Ready to buy a car?
A car may be one of the most expensive purchases you’ll ever make – second only to a home. The average car price is $36,000, according to Kelley Blue Book. That’s a whole lotta dough.
While you can certainly save money by buying a used car, you will still need to come up with enough cash to drive away in your new wheels. If you don’t have the money on hand, your other option is to get a car loan.
Car loans can certainly help you buy a car, but in order to get approved for a loan, you’ll generally need a good credit score and money in the bank for a downpayment. Read on to learn more about car loans and how your credit score can help you buy a car.
How Do Car Loans Work?
Car loans are similar to other types of loans. You usually have to come up with a down payment and you can then apply to borrow the rest. You can get a car loan at an auto dealership, or at a bank or credit union. There are also some online lenders that specialize in car loans.
Some car dealerships will allow you to trade in your current car and use the value as a down payment for the new car. They will then run your credit and shop around for the best lender for your loan. This can take some time which is why it’s not uncommon to spend several hours at the car lot as you wait for a financing decision.
Once you have been approved for a car loan – either at a dealership or through another lender – you can review loan terms and sign paperwork. You’ll be given an interest rate based on your credit score, income, and debt-to-income ratio (how much you already pay toward your debt each month compared to how much income you bring in.)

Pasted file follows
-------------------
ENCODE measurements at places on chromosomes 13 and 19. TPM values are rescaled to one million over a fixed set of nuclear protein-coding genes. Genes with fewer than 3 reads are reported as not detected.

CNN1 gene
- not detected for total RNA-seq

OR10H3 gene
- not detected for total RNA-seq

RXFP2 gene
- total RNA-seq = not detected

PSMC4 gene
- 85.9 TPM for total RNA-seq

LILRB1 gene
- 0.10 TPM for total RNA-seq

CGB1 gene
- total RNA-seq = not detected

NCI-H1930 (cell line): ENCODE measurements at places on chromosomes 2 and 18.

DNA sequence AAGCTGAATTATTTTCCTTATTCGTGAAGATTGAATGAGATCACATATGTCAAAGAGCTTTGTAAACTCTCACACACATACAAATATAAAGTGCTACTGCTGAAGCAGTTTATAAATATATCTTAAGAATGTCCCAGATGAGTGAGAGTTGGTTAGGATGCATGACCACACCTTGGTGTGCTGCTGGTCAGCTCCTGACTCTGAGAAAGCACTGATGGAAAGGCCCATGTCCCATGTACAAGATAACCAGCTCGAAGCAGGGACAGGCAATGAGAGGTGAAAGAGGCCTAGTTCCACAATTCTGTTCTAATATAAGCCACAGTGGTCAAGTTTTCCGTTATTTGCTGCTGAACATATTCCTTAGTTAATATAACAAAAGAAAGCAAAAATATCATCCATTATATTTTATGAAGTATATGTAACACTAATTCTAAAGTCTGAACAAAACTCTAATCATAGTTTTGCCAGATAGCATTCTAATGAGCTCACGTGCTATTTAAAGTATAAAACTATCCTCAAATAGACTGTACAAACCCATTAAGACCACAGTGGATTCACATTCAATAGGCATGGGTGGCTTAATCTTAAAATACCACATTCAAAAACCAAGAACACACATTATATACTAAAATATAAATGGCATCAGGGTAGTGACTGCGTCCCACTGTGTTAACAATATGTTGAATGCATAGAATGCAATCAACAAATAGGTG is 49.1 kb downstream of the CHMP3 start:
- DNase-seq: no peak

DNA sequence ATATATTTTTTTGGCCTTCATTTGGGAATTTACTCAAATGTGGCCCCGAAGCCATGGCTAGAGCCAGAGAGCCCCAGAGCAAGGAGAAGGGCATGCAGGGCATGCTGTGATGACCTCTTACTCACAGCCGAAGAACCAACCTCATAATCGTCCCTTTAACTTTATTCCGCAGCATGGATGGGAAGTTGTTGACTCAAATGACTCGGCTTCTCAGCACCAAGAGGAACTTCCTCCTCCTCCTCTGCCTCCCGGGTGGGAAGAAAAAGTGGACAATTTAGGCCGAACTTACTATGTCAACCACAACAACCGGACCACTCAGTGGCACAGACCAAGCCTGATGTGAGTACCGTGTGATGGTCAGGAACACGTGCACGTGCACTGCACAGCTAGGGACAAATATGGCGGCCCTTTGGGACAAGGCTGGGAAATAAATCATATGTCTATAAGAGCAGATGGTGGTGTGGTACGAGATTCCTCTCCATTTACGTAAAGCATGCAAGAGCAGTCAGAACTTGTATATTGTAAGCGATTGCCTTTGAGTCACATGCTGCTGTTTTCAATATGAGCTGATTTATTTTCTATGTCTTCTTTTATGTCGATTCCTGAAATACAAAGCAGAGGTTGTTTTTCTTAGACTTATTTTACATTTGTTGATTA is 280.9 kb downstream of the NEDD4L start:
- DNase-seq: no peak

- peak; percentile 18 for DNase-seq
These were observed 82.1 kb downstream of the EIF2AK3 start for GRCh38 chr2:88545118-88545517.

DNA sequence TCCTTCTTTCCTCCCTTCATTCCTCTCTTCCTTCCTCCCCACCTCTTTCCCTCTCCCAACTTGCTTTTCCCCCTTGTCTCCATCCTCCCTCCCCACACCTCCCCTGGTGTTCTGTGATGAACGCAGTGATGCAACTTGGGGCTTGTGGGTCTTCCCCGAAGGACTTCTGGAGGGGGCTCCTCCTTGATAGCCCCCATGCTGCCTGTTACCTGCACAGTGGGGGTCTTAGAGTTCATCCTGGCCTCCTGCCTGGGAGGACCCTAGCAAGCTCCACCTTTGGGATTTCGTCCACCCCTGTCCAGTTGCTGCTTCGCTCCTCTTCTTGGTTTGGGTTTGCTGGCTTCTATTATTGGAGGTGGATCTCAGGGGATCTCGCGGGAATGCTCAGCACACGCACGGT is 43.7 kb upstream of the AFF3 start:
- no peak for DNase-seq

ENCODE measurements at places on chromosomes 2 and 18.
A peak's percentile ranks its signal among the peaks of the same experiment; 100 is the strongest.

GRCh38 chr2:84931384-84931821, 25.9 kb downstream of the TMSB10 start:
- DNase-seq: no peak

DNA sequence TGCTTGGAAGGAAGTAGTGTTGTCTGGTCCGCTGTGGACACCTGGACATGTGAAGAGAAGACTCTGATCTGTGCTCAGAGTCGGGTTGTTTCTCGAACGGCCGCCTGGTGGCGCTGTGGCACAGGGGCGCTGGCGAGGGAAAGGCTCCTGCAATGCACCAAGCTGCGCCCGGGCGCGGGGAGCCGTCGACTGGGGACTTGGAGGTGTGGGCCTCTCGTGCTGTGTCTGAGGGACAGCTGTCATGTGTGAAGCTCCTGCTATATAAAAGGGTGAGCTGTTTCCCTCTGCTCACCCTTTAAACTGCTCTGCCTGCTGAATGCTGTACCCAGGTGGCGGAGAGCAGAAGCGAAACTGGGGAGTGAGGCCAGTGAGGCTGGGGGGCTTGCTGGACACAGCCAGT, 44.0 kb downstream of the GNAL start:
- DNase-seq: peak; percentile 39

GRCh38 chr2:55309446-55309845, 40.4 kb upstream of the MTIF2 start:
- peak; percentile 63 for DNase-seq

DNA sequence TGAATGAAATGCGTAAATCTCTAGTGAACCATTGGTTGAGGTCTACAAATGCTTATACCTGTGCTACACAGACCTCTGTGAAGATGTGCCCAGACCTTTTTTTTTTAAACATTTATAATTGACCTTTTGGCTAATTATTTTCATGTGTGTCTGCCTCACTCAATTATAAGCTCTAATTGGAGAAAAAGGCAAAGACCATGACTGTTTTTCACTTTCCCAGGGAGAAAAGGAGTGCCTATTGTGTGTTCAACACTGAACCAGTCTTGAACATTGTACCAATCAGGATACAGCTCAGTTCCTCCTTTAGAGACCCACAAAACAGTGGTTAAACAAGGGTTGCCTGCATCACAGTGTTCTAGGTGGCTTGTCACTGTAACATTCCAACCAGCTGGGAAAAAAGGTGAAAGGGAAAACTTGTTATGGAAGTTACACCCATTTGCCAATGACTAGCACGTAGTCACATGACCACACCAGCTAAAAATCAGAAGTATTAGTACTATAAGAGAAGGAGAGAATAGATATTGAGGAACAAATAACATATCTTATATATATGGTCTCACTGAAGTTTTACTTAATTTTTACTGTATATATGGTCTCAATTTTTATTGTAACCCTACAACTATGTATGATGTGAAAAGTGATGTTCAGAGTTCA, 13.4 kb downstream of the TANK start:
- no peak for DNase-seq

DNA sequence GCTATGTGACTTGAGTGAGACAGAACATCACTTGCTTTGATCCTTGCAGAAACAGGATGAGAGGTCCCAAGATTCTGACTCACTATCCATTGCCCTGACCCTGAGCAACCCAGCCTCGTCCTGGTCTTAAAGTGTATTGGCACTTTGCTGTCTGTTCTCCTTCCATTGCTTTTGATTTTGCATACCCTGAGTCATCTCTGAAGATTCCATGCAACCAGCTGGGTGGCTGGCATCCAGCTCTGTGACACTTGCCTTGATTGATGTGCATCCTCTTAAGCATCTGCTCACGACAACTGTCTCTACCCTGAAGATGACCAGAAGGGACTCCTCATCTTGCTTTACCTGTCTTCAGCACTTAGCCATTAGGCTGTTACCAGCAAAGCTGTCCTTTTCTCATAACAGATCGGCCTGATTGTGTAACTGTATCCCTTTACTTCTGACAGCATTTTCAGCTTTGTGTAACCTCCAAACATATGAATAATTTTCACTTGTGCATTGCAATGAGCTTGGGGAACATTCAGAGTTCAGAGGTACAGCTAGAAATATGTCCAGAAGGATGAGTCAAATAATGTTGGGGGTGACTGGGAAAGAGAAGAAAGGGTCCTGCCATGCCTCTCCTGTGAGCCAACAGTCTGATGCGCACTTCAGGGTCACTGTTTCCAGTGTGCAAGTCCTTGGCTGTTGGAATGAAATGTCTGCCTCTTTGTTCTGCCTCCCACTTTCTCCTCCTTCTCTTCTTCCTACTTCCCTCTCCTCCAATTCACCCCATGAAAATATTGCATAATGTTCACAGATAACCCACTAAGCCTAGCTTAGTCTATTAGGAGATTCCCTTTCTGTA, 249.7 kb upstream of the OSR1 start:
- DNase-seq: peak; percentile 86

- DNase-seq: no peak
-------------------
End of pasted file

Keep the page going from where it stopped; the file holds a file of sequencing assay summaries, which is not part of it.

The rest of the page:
Generally, you’ll be asked what your budget is for a monthly car payment. Lenders can shorten or lengthen your loan repayment term based on this preference. For example, you can get a 36-month car loan or even a loan that will take you seven years to pay off. The longer the loan, the more interest you’ll typically pay over time.
What Type of Credit Do You Need?
Your credit score is the number one factor that will determine whether you get approved for a car loan or not.
Of course, if your credit score is excellent or above average, you can rest assured that you’ll likely get a loan with the best terms. If you have no credit whatsoever, you probably won’t be approved for a car loan and it’s time for you to build your credit.
Each quarter, Experian publishes a report detailing the state of the automotive finance market. This is how Experian, as well as most lenders, rank borrowers’ credit scores:
Super Prime: 781 – 850
Prime: 661 – 780
Nonprime: 601 – 660
Subprime: 501 – 600
Deep Subprime: 300 – 500
If you have super prime credit, meaning your score is excellent, you can expect a low interest rate around 2.6% for a new car and 3.4% for a used car. With nonprime credit or an average score, you can expect a rate around 6.39% for a new car and 9.47% for a used car.
With deep subprime credit, which are the lowest scores, you may not get approved for a loan at all. If you do, your interest rate will be the highest, averaging around 13.3% for a new car and 18.9% for a used car, according to Bankrate.
Clearly, having a higher credit score will get you the best terms and the lowest interest rates. And this can save you a ton of money as you repay your loan. If your credit score is subprime or worse, it’s probably a better idea to work on building your credit before applying for a car loan.